The first mini tour of the 2016/2017 International Ski Federation (FIS) Cross-Country World Cup season will be held in Lillehammer, Norway, Dec. 2-4, but don’t fret, Ruka in Kuusamo, Finland, remains the season opener Nov. 26-27.
FIS recently approved its schedule for the upcoming World Cup season, with the usual classic openers in Ruka (two races as opposed to sometimes three), followed by a three-day mini tour in Lillehammer (classic sprint, 5/10-kilometer freestyle and 10/15 k classic pursuit).
The circuit then moves to Davos, Switzerland, another staple for December races, for its famous 15/30 k freestyle individual races followed by a freestyle sprint Dec. 10-11. La Clusaz, France, hosts the next World Cup Dec. 17-18 (skiathlon and a relay) to wrap up Period I.
Period II kicks off with the 11th annual Tour de Ski, starting in Dario Cologna’s hometown of Val Müstair, Switzerland (skate sprint and 5/10 k classic mass start Dec. 31-Jan. 1). Athletes have one travel day before the Tour resumes with two stages in Oberstdorf, Germany (10/20 k skiathlon, 10/15 k freestyle pursuit), followed by another rest day and the final three stages in Italy (Toblach 5/10 k freestyle and Val di Fiemme’s 10/15 k classic mass start and final climb).
After that, the regular World Cup season picks up again back in Toblach with two days of skate races (sprint and team sprint) Jan. 14-15. Then, it’s onto a brand-new venue on the World Cup as Ulricehamn (near Gothenburg), Sweden, hosts the 10/15 k classic and a relay Jan. 21-22. Skiers stay in Sweden for the next weekend of racing in Falun, with a skate sprint and 15/30 k freestyle mass start Jan. 28-29.
The first weekend of February marks the pre-Olympic World Cup (i.e. venue and course preview) in PyeongChang, South Korea, with three races Feb. 3-5 (classic sprint, skiathlon and freestyle team sprint).
Period III entails just one World Cup before World Championships, and it’s being held in Otepää, Estonia, Feb. 18-19 (skate sprint and 10/15 k classic).
The 2017 World Championships will take place in Lahti, Finland, Feb. 21-March 5.
Period IV will be held entirely in Norway, with the Drammen classic city sprint on March 8 followed by the Holmenkollen men’s 50 k classic on March 11 and women’s 30 k classic on March 12.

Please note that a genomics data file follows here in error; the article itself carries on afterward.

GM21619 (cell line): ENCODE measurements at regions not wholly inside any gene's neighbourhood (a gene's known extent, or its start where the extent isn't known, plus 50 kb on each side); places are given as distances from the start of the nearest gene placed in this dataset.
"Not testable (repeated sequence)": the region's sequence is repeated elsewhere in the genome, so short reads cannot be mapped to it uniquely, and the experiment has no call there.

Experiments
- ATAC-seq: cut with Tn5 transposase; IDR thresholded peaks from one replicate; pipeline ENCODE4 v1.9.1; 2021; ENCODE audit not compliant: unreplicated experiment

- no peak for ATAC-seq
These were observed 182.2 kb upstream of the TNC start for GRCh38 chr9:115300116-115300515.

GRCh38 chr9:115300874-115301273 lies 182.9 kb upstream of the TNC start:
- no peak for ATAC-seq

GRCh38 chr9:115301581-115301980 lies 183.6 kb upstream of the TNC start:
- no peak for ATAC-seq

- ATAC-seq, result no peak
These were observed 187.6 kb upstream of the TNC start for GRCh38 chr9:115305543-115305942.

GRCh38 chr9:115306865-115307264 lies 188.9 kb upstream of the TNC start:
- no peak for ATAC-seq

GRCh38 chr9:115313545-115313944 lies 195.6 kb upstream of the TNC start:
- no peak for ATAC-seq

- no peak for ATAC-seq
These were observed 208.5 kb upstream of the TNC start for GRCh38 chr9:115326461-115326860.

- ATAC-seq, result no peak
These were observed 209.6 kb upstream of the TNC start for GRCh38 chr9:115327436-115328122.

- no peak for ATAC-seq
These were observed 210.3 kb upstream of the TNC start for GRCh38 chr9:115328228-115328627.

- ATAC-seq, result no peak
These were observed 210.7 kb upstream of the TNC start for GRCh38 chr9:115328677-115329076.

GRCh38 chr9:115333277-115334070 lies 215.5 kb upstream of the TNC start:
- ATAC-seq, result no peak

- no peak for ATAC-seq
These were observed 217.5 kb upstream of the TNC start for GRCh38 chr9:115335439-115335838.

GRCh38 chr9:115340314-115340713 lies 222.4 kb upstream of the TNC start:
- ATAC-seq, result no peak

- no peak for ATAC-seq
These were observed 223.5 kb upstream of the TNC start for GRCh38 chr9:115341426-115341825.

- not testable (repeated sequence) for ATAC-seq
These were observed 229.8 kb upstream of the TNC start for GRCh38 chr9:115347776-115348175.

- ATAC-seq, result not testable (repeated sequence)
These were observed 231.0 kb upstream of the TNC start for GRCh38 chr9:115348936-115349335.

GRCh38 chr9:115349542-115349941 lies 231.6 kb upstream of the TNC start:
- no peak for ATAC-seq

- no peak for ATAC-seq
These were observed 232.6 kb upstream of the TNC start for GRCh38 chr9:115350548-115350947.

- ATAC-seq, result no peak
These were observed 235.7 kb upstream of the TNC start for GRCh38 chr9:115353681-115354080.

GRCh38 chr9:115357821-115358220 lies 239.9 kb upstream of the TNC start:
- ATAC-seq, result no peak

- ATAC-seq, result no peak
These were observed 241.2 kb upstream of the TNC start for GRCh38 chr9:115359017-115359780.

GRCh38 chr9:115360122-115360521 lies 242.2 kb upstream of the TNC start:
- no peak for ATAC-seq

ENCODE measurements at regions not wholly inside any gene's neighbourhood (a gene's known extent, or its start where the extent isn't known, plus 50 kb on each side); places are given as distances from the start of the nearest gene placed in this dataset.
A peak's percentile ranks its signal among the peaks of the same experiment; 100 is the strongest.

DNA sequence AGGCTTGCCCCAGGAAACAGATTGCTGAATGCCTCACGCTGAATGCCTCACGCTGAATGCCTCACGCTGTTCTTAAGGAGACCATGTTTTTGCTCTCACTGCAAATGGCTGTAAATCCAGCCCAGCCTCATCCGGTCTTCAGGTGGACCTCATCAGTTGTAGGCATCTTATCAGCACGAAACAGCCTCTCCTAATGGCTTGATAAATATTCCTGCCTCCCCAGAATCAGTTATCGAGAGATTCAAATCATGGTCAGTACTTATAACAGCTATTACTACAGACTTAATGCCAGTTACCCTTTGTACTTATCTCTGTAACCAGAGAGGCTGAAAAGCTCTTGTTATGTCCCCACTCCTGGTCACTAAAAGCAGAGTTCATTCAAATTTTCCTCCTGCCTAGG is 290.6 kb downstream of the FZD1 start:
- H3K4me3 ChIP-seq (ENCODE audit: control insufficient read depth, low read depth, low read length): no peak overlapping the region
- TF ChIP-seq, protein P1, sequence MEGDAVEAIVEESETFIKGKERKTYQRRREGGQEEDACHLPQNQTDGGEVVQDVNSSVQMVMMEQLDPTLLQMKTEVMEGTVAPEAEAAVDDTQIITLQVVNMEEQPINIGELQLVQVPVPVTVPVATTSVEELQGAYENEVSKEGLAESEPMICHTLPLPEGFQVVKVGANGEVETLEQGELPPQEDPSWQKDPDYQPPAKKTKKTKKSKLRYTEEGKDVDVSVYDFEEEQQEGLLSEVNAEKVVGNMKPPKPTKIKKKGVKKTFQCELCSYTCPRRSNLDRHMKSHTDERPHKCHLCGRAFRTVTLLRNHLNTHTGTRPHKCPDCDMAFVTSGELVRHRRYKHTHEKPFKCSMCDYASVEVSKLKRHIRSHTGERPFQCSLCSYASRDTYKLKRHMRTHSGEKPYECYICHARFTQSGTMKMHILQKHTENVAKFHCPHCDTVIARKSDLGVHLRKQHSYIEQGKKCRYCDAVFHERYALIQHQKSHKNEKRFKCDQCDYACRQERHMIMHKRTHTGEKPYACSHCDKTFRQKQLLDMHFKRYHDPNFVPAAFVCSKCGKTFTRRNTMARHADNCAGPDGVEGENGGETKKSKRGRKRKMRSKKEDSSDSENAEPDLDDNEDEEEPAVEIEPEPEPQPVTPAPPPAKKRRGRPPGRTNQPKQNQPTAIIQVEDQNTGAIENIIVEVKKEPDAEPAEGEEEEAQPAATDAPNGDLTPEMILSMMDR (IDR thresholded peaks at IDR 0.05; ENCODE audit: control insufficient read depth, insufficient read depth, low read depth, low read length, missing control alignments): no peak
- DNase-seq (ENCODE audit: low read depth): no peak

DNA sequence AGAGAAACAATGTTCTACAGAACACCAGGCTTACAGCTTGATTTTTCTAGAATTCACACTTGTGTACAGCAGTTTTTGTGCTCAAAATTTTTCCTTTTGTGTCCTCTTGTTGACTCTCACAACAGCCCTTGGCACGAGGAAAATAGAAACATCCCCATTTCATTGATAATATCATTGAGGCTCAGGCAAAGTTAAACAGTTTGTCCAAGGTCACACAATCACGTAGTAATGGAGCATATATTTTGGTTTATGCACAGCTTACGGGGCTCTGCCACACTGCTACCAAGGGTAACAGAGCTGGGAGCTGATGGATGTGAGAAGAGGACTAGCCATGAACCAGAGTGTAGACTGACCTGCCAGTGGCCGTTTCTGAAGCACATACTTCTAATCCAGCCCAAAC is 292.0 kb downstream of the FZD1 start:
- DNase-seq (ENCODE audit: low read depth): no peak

World Cup Finals are being held in Tuymen, Russia, with four races March 16-19 (3/5 k freestyle prologue, classic sprint, 10/15 k classic mass start, and 10/15 k freestyle pursuit).
See the complete World Cup calendar here
In addition to releasing its calendar, FIS Cross-Country outlined its most-important decisions made at its 50th Congress earlier this month in Cancun, Mexico.
For starters, juries across the sport may designate and mark zones where double poling is not allowed “in order to preserve the classic technique,” but “as a consensus, it was agreed that this rule will not be applied at the World Cup, World Ski Championships and Junior World Ski Championships level.” In other words, this is going to be tested at lower levels of racing.
There’s also a new age requirement for all FIS competitions: athletes must be at least 16 years old before the end of the calendar year (Jan. 1-Dec. 31).
FIS points will be doled out at all FIS long-distance events (i.e. marathons) spanning 50 k or more (or 42 k if they’re at an elevation of at least 1,500 meters, roughly 5,000 feet) to encourage higher levels of participation.
And an equal quota of eight men and eight women per nation at U23 World Championships has been approved (note that four of each gender are allowed to start per race).
On the World Cup, the start quota for competitions has been reined in, reducing the number of athletes each nation is allowed to enter per race to 15 (and 10 for the Tour de Ski). For team sprints and relays, all nations are allowed to enter up to two teams.
In addition to each nation’s calculated start quota (awarded based on team standing from the previous season; see below), the defending overall World Cup champions (Martin Johnsrud Sundby and Therese Johaug) don’t count toward their nation’s quota, and last year’s overall Continental Cup winners earn Period I World Cup start rights for this season. National group quota remains unchanged (i.e. when a nation hosts a World Cup) at 10 athletes.
In terms of format, the heat selection tested in individual sprints (the 30 qualifying athletes per gender can choose their quarterfinal heat) has been approved and will be used at the World Cup, World Championships and Olympics.
In regular-season team sprints, the top-four teams from each semifinal will now automatically advance to the final, and the remaining seven teams can qualify based on time. But at World Championships, the qualifying system is as it was before — with two teams from each semifinal automatically advancing and the next six-fastest teams qualifying as well (putting the pressure on to finish first or second).
Interval starts will be mostly conducted the same, except in men’s races, 40 athletes will start in front of the seeded group (instead of 30) and the top-15 athletes can chose their start bib in that order (first to 15th).